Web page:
Searching for planets that lie outside the Solar System is adding impetus to astronomical interferometry, a technique that combines the light-gathering capabilities of an array of telescopes. Jessica Rowbury reports
Looking for exoplanets, planets that lie outside the Solar System, is an area of astronomy requiring the largest telescope apertures available. One of the objectives of the European Extremely Large Telescope (E-ELT), which will have a primary mirror 39 metres in diameter when it is completed in 2023, is to use its massive light-gathering capabilities to look for extrasolar planets
There comes a point, however, where it will be unfeasible to build larger complete telescope primary mirrors. To increase the aperture further, astronomers are turning to interferometry to combine the light from an array of telescopes all acting together.
In September 2013, scientists at the Observatory of Haute-Provence (OHP) in France demonstrated a prototype interferometer called Carlina, or the giant diluted telescope, which has been under development for the last 10 years. And in March 2014, the team reported that the prototype was able to detect fringes on a star (Deneb) – which proves that, conceptually, the system works. ‘It is a very important result, because this new technology opens a new possible way to study the universe,’ said Hervé Le Coroller from Haute-Provence Observatory.
The diluted telescope, which was produced at the OHP by principal investigator Hervé Le Coroller, along with a team including engineer Julien Dejonghe, works by combining a number of small (0.5 to 5m) spherical primary mirrors adjusted along a virtual giant sphere. The goal of this project is to propose an astronomical interferometer that is more sensitive, and has a higher imaging capability, than current systems. The aim is to find a solution for increasing the resolution of telescopes.
‘It is a concept between a regular interferometer and the E-ELT,’ explained Le Coroller. The next logical step after E-ELT might be to build still larger telescopes, but Le Coroller said that a telescope with a full mirror of 100 metres, for instance, might not be possible to make, even with the segmented mirror technology. Something like the Carlina diluted telescope could be an alternative next step, he said – a system with a lot of mirrors, much more than a regular interferometer, which is presently limited to six telescopes, and slightly diluted in comparison to an extremely large telescope.
‘If you want to see the area close to the black hole at the centre of our galaxy, or if you want to study the planet-forming disks, you need telescopes bigger than 100 metres in aperture,’ Le Coroller stated. ‘But we don’t know how to build the telescope with a full mirror of 100 metres or more.’
The primary mirror of the Carlina prototype is made up of relatively small mirrors positioned on the surface of a sphere. In addition, the light from this array of mirrors is combined using interferometry to give a huge baseline area. A major benefit of using this technique is that, unlike the astronomical interferometers today, the prototype doesn’t require delay lines, a technique that is used to equalise the optical paths between the telescopes. This means that it can work with a lot of mirrors as well as being relatively sensitive, Le Coroller noted. Delay lines are complex to build and manage; it is difficult to position a moving mirror with accuracy greater than 1µm. ‘There are no delay lines in Carlina, so we can work with 10 or 100 mirrors or more in the future,’ he said.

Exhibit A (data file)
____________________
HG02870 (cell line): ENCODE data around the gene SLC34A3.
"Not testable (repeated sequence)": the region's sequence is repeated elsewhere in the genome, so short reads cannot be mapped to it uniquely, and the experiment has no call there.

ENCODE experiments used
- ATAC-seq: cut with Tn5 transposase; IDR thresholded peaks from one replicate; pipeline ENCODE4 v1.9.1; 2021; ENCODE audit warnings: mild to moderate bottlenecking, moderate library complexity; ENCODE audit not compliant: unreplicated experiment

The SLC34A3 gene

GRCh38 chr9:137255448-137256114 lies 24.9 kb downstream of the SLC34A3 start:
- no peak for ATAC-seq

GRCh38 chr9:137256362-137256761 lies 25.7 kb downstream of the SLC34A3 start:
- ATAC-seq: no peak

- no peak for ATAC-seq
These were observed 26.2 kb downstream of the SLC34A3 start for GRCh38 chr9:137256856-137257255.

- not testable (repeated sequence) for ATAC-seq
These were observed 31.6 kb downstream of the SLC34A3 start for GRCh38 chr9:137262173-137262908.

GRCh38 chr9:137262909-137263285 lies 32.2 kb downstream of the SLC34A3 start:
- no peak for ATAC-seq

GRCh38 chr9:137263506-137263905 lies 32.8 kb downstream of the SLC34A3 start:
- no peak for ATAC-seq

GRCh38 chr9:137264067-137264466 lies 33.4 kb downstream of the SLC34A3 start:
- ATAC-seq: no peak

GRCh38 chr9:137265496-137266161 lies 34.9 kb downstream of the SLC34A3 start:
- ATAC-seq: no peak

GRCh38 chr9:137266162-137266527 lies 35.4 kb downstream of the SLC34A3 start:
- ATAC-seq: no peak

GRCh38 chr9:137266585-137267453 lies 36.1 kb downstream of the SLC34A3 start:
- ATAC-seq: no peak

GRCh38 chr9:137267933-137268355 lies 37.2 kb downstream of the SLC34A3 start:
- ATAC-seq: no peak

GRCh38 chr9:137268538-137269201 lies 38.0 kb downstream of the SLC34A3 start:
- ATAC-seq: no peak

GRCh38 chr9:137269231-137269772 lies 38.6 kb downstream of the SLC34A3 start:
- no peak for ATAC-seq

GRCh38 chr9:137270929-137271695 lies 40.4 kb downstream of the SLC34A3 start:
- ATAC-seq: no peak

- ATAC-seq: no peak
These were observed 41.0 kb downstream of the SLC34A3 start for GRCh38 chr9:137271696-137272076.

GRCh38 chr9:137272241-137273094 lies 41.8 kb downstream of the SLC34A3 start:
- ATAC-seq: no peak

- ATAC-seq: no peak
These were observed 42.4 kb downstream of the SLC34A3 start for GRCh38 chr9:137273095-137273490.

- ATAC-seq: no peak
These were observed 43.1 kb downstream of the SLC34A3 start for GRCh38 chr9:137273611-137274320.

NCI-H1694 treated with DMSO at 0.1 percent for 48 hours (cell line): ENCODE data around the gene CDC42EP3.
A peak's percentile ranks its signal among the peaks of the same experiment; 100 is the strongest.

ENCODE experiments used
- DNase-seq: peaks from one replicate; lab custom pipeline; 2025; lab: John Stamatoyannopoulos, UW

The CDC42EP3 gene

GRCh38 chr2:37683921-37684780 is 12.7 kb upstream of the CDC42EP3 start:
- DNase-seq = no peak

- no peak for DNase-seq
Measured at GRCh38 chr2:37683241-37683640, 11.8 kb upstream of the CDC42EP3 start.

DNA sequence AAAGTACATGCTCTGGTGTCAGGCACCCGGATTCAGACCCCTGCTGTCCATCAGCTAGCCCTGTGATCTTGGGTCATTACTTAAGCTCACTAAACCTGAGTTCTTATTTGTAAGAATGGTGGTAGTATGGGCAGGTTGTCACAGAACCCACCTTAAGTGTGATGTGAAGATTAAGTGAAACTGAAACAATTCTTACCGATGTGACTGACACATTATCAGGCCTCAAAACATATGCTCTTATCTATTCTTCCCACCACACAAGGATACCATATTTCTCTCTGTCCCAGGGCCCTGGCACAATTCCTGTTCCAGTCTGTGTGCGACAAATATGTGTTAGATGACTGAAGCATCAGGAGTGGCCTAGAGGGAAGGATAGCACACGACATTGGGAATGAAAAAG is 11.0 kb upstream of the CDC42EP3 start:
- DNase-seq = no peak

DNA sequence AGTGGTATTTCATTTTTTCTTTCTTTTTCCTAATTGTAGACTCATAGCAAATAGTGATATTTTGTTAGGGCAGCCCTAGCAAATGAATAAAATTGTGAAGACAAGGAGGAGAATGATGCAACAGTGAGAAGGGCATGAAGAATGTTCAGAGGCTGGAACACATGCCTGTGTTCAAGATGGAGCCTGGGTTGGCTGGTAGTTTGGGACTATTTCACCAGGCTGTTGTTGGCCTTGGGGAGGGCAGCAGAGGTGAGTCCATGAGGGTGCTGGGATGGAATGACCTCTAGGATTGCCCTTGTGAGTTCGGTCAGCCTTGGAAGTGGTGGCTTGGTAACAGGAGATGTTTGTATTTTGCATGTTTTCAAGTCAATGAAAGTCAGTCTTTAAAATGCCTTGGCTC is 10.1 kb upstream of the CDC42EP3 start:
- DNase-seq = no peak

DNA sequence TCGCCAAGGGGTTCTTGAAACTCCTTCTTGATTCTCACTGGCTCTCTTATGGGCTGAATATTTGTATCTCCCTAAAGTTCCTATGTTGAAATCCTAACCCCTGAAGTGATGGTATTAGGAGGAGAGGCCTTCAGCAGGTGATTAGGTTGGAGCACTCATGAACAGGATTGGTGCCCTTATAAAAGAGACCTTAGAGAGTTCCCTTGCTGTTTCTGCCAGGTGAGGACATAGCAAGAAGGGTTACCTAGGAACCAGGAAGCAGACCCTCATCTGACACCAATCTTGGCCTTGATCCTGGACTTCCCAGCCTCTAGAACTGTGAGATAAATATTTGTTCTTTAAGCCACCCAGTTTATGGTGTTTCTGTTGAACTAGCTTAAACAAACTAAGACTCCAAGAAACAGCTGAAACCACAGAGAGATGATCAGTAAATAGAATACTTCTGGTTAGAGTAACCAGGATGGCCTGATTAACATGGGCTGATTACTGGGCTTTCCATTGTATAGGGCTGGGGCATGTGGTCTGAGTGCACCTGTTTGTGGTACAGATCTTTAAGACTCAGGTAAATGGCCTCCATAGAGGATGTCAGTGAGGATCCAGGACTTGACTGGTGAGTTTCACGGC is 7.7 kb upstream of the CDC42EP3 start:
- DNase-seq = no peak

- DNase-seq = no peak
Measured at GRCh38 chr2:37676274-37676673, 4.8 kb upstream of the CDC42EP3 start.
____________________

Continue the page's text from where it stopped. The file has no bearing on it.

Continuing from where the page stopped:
There are astronomical interferometers already operational. The European Southern Observatory’s (ESO) Very Large Telescope Interferometer (VLTI) located in Chile is one example, made up of four fixed 8.2m telescopes and four movable 1.8m auxiliary telescopes. The four telescopes can be combined in groups of two or three and the light combined to create an image of much finer detail. Since its formation in 2009, VLTI has observed stellar diameters, the surface of giant stars, binary systems and disks around stars, among other objects.
The goal for astronomical interferometry, Le Coroller pointed out, is to get very high angular resolution to see details. ‘For that we will combine separate telescopes on different baselines. We are not able to have a full mirror, but we will combine separate telescopes,’ explained Le Coroller.
Currently, the maximum number of telescopes that can be combined is six, a number which needs to be increased for higher imaging capability, according to Le Coroller. ‘We need more telescopes,’ he stated. ‘Typically, the number of pixels in the image that you can reconstruct is the square of the number of telescopes.’ There also needs to be further work on applying adaptive optics between the sub-apertures of the interferometers to achieve sharper images, noted Le Coroller. And, coronagraphy systems, designed to block out the direct light from stars so that nearby objects can be resolved, will also have to be developed in order to obtain images of exoplanets.
The next step for the Carlina team will be to construct a larger-scale system, although this will be a lengthy and expensive task. ‘Before building such a system of 100 metres aperture, with tens of mirrors or more, it will require more study,’ commented Le Coroller. ‘Considering the cost, and the complexity of such a project, it will require creating a European or international consortium around this project.’
Measuring mirror segments